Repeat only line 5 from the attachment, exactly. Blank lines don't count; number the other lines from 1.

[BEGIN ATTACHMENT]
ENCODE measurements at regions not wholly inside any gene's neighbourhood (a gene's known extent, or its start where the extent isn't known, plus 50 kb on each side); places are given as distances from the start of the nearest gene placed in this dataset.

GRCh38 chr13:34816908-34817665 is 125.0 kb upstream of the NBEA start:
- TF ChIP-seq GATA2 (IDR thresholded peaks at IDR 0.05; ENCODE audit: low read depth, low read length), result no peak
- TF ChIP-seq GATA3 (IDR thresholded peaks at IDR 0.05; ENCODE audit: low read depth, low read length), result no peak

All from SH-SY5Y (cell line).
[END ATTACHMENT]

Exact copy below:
All from SH-SY5Y (cell line).